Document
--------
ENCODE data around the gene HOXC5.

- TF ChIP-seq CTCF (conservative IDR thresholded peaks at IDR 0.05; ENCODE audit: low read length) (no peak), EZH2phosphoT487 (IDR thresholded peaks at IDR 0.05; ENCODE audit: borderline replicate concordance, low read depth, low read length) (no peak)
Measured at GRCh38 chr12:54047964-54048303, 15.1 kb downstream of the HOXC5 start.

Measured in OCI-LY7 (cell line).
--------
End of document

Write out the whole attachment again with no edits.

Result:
ENCODE data around the gene HOXC5.

- TF ChIP-seq CTCF (conservative IDR thresholded peaks at IDR 0.05; ENCODE audit: low read length) (no peak), EZH2phosphoT487 (IDR thresholded peaks at IDR 0.05; ENCODE audit: borderline replicate concordance, low read depth, low read length) (no peak)
Measured at GRCh38 chr12:54047964-54048303, 15.1 kb downstream of the HOXC5 start.

Measured in OCI-LY7 (cell line).